Walt Disney Company Credit Rating Downgraded Due to Concerns Over Delayed Reopening

Jessica Figueroa

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Walt Disney Company Credit Rating Downgraded Due to Concerns Over Delayed Reopening

The Walt Disney Company has seen a whirlwind month within the market, getting out-performed by Netflix only to gain advantage shortly after with the White House’s announcement for a phased reopening of businesses to potentially begin in May. However, investors haven’t fully regained hope in the company, and more news coming out regarding the future of the entertainment giant paints an even bleaker image.

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S&P Global Ratings has downgraded The Walt Disney Company’s credit rating from an A to an A-minus due to concerns over the ongoing effects of COVID-19. Given the company’s reliance on its theme parks, government-imposed social distancing and consumer concerns about attending public events will further delay the recovery of a rather large sector of the company. Lower theme park attendance in the coming months and years means the company could potentially recover at a slower rate than the overall global economy.

In a report, S&P Global Ratings believes the impact of COVID-19 will persist even after the easing of social distancing guidelines and stay-at-home mandates:

“Disney’s theme parks won’t likely return to normal capacity utilization at the same rate as the overall economy even after stay-at-home restrictions are eased and the theme parks are allowed to reopen.”

Disney’s debt load is expected to climb over the next two years, leveling out at some point in 2022. To date, the company has accrued $13 billion in debt and credit agreements in order to mitigate the financial effects of closing down its parks and film studios.

Source: The Hollywood Reporter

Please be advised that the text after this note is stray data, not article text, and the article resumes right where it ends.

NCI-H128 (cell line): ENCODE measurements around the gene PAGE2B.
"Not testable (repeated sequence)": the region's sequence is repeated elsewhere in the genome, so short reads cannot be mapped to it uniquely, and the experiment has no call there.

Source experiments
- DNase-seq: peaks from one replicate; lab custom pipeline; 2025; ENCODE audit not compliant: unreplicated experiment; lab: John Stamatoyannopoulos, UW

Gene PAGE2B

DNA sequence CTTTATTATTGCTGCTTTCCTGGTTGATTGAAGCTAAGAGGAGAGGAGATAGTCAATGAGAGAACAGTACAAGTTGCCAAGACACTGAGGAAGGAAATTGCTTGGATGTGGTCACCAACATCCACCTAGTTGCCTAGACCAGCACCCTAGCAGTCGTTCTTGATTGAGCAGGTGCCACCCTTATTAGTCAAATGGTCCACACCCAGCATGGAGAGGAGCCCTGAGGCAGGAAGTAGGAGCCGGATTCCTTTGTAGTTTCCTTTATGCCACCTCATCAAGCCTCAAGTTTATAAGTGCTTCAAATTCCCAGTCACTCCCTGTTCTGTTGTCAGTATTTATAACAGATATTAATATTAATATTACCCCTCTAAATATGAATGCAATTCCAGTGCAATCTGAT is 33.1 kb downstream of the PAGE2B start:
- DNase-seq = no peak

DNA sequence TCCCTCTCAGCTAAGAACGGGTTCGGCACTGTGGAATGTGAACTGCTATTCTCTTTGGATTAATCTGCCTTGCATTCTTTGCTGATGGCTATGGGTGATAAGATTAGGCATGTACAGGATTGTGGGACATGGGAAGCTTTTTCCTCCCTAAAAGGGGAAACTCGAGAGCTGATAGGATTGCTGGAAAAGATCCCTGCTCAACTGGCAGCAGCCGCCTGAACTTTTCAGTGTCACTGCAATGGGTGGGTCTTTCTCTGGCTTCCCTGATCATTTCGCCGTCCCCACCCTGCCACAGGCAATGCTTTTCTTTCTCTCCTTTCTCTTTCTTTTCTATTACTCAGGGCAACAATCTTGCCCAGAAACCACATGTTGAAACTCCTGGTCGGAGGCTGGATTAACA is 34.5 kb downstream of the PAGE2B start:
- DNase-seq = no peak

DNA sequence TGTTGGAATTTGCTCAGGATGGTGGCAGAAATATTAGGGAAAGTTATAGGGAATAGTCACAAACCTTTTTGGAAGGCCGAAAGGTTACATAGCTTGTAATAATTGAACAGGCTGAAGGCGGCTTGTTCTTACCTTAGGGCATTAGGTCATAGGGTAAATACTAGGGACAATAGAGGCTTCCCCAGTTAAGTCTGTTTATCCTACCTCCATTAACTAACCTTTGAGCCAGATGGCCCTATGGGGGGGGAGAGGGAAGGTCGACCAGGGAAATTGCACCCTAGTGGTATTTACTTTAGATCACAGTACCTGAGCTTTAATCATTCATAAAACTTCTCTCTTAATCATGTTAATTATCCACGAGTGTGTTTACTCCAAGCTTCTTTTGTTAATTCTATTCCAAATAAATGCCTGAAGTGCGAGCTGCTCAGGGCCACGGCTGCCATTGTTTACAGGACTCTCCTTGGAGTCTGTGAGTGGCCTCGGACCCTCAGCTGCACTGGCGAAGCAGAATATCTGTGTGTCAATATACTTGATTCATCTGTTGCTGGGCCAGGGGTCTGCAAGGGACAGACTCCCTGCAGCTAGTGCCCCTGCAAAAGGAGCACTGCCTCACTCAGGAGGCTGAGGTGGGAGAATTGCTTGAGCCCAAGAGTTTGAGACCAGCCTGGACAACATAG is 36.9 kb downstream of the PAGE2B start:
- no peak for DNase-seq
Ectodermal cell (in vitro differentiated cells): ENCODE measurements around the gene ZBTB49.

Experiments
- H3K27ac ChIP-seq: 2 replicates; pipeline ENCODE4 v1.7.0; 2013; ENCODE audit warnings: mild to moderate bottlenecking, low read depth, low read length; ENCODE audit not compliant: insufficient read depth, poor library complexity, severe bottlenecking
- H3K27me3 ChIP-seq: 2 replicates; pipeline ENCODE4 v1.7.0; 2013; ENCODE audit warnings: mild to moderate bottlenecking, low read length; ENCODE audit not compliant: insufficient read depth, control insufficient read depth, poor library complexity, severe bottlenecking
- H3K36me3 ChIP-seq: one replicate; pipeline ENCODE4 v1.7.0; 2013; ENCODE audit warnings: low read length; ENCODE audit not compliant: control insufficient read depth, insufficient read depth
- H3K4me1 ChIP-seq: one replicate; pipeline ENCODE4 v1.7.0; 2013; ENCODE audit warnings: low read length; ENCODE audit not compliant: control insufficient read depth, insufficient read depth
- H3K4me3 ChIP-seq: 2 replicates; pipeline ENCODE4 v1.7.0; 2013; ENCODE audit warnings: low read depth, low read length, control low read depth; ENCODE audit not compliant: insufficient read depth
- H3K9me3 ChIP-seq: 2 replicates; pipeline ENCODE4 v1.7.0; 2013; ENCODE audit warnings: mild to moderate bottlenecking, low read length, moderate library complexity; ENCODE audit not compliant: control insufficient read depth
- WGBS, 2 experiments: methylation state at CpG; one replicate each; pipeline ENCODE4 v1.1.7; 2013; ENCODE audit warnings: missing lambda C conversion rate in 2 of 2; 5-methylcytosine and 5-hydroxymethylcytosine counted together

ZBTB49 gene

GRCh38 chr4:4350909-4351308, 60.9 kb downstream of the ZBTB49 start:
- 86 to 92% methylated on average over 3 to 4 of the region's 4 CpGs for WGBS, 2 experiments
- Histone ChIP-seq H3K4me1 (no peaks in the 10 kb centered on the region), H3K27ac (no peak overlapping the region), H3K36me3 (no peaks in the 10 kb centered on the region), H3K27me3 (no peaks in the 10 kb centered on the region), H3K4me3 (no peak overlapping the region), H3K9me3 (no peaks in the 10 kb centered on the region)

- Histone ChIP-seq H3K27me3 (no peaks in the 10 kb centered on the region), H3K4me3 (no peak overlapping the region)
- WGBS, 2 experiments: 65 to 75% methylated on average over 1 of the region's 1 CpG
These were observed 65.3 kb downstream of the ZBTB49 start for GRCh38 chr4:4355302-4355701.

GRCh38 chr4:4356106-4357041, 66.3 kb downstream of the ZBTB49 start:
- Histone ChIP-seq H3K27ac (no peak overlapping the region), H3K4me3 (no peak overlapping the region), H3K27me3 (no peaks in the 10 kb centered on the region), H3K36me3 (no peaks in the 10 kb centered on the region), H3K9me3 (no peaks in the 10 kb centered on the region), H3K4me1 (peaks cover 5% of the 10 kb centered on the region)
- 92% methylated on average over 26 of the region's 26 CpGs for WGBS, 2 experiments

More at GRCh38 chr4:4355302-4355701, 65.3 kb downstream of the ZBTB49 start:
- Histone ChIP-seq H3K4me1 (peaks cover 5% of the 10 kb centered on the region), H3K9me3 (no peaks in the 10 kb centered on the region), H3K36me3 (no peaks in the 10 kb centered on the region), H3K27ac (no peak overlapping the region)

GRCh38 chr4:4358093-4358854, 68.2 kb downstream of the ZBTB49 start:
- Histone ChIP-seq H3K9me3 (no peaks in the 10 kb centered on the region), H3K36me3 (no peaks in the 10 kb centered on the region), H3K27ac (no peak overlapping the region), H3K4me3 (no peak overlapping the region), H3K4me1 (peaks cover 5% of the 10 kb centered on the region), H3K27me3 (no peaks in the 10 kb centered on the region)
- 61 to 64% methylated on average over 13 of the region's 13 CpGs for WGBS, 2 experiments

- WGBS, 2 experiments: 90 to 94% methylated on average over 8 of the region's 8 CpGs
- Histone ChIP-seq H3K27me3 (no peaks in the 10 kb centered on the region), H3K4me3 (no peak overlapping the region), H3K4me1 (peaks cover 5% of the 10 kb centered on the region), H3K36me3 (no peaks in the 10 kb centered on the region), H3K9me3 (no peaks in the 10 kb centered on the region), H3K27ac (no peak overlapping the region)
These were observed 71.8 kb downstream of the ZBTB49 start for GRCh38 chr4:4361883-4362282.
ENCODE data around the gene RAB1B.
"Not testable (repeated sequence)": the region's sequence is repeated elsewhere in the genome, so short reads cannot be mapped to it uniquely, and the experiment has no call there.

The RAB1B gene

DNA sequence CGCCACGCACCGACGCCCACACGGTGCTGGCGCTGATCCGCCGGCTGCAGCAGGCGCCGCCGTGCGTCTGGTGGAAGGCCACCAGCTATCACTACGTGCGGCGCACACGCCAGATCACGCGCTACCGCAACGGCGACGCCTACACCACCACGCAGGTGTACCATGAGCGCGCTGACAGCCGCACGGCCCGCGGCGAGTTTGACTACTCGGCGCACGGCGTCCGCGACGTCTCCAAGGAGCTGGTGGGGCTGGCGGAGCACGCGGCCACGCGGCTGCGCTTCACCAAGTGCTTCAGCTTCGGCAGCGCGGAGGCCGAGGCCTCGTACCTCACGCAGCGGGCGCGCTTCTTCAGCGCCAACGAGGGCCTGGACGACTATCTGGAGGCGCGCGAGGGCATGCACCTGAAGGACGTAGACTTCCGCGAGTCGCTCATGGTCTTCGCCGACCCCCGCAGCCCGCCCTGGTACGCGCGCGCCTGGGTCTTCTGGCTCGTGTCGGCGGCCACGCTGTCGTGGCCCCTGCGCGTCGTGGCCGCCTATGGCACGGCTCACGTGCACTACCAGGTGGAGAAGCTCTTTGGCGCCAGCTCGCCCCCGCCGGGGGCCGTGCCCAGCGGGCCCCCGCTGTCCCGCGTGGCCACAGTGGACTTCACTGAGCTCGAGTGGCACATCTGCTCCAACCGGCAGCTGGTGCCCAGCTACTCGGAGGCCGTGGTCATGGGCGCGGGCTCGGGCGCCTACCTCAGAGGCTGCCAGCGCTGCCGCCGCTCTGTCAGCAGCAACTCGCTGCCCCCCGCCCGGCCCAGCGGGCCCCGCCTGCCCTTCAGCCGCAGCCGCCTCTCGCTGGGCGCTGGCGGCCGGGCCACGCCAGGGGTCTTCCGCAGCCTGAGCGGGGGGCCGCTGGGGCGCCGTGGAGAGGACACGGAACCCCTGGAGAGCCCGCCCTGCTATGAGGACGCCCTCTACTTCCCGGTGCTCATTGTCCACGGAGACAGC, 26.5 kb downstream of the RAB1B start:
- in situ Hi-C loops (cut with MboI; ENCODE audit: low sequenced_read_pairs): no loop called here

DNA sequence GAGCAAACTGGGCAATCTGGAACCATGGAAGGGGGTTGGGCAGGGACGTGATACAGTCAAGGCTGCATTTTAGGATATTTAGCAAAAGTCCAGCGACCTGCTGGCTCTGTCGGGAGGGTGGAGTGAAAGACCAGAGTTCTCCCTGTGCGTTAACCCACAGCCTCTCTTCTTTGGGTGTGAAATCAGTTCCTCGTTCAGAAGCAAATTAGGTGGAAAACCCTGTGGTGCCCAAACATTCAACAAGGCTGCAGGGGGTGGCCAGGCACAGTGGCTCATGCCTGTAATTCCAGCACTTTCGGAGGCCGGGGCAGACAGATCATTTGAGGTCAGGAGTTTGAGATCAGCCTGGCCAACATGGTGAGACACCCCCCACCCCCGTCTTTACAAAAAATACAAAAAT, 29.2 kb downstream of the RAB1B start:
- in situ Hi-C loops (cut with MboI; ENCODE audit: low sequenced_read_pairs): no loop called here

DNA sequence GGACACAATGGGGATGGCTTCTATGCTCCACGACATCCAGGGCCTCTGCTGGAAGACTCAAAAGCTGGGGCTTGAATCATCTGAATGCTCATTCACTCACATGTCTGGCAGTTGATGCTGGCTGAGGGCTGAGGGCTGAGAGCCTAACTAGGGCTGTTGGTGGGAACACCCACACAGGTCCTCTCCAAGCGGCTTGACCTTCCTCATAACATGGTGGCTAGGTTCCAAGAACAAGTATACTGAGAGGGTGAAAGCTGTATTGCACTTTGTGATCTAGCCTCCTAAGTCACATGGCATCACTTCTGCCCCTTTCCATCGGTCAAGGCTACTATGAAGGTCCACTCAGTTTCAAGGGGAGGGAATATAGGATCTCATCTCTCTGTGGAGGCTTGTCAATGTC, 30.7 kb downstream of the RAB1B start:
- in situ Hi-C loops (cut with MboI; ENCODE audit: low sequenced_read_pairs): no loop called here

9 thoughts on “Walt Disney Company Credit Rating Downgraded Due to Concerns Over Delayed Reopening”

  1. no surprise there, expect many valuable companies to be downgraded and eventually lost to bankruptcy along with the jobs.

    • I think it’s got more to do with terrible business decisions on Disney’s behalf. They are in a ridiculous amount of debt from the Fox deal.

  2. Can’t wait until someone sues WDWNT after someone makes a financial decision from their poorly interpreted financial editorials on Disney. Does anyone at WDWNT even have a 401k?

    • Do you have a company you started from nothing? Do you get to do what you love?

      The story is also from The Hollywood Reporter, if you take the time to read instead of trying to be a smart-ass.

      • None of this changes the fact that your website has been pushing financial editorials about TWDC that have seemingly been spun and reworded to skew the reality of certain situations. Only a matter of time before some amateur investor shorts Disney stock or goes too deep in leveraged puts and gets blown up … then points an overzealous lawyer to WDWNT.

        Maybe think twice before peddling an article from THR which has been mounting yearly losses of $10M+ and just laid off a sizable amount of staff.

        But that’s all just my opinion – didn’t know someone would get so emotionally hurt over it!

    • There’s no WDWNT opinion here. It’s a story already printed by another news agency. If you were intelligent enough to have read and understood the article, you probably would not have made such an asinine statement. If you rely on WDWNT to make a financial decision, well I’ll just leave it at that.

  3. WDWNT, when you find an article you want to share, please use more trustworthy sources. For example, Barron’s and MarketWatch published similar articles to this one you could have cited. They’re much more well known in finance and business than THR. I also think you should open the article with the source to make things more transparent to the readers.

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